La Trobe
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Insights into social communication following traumatic brain injury sustained in older adulthood

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journal contribution
posted on 2024-04-03, 04:36 authored by Joanna ShorlandJoanna Shorland, Jacinta DouglasJacinta Douglas, Robyn O'HalloranRobyn O'Halloran

Background: There is a lack of evidence relating to cognitive-communication difficulties following traumatic brain injury (TBI) sustained in older adulthood. A prominent area in which post-TBI cognitive-communication difficulties manifest is at the level of social communication. An investigation of social communication focusing on comparison of those injured in older and younger adulthood is a practical starting point for age-related cognitive-communication outcome comparison. Aims: The overall objective of this study was to explore the social communication of individuals who sustained severe TBI in an early period of older adulthood (50–70 years) compared to younger adulthood (18–40 years), as informed by self and close other reports. Methods & Procedures: This exploratory controlled group comparison study involved analysis of self-reported and close other reported La Trobe Communication Questionnaire data for 22 adults with severe TBI (11 older at injury; 11 younger at injury) and 22 control participants (11 older; 11 younger). TBI participants were matched for injury variables and participant groups were matched for sex, age and education. Outcomes & Results: The close others of the older and younger adults with TBI reported them to have significantly more frequent difficulty with social communication than the close others of age-matched control groups. Older adults with TBI reported significantly more frequent difficulty with social communication than uninjured older adults. In contrast, younger adults with TBI and uninjured younger adults reported a similar frequency of difficulty with social communication. No age-based difference in the frequency of social communication difficulty was evident when comparing the self or close other reports of older and younger adults with TBI. Awareness of social communication difficulty, as indexed by comparing self and close other perceptions, showed a different pattern across the TBI groups. The older TBI group rated themselves as having significantly less frequent social communication difficulty than was perceived by their close others. In contrast, no statistically significant difference was evident between the self and close other social communication ratings of the younger TBI group. Conclusions and Implications: Where possible clinicians need to work with close communication partners to understand the nature and degree of social communication difficulty following severe TBI. This may be especially important when working with people who sustain TBI in older adulthood if future research shows that this population have greater difficulty with self-awareness of social communication difficulty.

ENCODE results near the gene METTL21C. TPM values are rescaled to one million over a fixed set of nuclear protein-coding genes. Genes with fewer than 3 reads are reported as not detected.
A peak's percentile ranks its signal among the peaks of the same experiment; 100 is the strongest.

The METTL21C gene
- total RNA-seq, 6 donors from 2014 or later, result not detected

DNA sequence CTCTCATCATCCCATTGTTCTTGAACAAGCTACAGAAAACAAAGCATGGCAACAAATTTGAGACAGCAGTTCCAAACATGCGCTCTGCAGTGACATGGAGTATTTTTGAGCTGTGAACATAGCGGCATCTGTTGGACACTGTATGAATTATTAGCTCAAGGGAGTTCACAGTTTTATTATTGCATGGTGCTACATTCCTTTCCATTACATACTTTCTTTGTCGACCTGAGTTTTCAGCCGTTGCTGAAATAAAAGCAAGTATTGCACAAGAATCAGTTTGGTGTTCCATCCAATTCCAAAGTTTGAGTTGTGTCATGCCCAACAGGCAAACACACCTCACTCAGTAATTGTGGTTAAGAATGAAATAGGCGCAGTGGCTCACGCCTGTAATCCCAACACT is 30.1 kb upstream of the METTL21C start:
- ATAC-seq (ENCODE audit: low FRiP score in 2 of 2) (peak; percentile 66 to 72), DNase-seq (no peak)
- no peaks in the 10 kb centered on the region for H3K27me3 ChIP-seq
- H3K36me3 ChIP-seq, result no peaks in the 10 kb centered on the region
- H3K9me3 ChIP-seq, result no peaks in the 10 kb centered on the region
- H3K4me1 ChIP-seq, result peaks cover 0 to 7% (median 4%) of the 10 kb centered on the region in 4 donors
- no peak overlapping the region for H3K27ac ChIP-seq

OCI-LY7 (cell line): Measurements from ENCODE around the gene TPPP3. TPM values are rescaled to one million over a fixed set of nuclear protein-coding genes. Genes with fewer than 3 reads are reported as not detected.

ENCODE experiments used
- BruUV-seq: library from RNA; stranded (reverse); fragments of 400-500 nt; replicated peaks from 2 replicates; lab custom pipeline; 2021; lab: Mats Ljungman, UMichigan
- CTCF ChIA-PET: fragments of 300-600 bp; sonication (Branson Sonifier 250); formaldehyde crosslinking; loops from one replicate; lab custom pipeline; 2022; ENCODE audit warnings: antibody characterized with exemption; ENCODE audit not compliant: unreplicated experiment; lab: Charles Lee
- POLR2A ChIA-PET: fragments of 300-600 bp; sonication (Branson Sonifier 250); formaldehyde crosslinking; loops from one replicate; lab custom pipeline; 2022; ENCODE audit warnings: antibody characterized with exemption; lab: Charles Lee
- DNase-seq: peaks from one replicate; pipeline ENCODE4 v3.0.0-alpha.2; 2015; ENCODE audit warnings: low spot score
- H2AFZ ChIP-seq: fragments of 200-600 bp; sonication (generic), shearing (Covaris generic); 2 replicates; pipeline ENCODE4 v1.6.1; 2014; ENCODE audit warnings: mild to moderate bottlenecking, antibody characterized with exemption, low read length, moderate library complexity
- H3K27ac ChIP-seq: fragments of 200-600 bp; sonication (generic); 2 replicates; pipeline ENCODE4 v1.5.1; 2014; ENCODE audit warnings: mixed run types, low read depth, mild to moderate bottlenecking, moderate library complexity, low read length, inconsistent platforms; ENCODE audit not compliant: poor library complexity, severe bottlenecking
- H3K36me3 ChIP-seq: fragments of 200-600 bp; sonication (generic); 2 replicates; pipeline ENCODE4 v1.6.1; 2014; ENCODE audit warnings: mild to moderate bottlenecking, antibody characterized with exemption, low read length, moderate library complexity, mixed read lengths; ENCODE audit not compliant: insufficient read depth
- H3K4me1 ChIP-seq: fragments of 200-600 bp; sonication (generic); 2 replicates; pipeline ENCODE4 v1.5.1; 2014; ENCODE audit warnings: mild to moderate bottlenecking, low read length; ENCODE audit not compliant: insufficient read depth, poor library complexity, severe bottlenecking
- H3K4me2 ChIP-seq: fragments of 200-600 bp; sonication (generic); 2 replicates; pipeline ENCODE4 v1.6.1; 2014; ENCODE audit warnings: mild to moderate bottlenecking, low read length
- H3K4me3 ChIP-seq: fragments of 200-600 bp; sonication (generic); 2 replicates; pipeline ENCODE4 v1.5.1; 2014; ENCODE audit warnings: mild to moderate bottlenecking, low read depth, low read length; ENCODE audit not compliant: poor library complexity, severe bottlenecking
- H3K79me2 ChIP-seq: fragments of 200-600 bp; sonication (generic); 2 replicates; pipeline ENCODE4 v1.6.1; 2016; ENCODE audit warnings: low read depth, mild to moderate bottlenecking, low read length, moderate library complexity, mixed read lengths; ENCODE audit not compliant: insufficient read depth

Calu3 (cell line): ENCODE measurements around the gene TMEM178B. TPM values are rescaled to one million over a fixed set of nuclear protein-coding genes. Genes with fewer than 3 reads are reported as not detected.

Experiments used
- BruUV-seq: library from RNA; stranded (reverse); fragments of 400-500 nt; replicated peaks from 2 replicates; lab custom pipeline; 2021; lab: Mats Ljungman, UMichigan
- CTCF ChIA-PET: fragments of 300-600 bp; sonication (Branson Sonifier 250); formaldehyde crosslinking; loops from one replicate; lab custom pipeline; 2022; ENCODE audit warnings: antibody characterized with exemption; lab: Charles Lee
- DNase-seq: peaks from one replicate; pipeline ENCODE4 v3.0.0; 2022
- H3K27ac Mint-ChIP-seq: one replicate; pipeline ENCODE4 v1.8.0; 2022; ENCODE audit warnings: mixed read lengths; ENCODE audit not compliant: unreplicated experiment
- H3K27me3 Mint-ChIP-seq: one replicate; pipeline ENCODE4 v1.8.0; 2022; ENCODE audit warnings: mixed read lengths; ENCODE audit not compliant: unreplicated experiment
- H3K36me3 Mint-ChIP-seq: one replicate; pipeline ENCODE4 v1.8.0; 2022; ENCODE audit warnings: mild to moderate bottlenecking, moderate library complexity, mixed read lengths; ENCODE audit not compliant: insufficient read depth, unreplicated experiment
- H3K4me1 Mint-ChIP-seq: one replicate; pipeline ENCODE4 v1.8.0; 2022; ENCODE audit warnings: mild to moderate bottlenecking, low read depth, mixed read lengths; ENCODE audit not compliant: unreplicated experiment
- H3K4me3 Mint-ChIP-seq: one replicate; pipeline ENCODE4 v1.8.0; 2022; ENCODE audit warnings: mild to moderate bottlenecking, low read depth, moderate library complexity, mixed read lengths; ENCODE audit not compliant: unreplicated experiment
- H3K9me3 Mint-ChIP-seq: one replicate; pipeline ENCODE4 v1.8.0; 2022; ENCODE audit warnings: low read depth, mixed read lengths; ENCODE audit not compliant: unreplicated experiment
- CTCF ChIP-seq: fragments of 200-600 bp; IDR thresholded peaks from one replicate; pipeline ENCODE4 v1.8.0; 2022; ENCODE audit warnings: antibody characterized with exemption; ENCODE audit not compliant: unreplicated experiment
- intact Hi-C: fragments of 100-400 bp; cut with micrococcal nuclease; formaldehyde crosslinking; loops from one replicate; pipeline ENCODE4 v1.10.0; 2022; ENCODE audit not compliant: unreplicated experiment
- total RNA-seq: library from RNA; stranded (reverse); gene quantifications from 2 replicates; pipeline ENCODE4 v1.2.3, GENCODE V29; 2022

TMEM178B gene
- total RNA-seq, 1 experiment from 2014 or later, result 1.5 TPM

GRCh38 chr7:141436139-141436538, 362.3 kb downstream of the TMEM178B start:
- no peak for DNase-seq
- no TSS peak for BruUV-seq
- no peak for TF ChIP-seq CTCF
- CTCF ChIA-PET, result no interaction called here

This work was supported by an Australian Government Research Training Program Scholarship.


Publication Date



International Journal of Language and Communication Disorders






449 - 462





Rights Statement

© 2022 The Authors. International Journal of Language & Communication Disorders published by John Wiley & Sons Ltd on behalf of Royal College of Speech and Language Therapists. This is an open access article under the terms of the Creative Commons Attribution-NonCommercial-NoDerivs License, which permits use and distribution in any medium, provided the original work is properly cited, the use is non-commercial and no modifications or adaptations are made.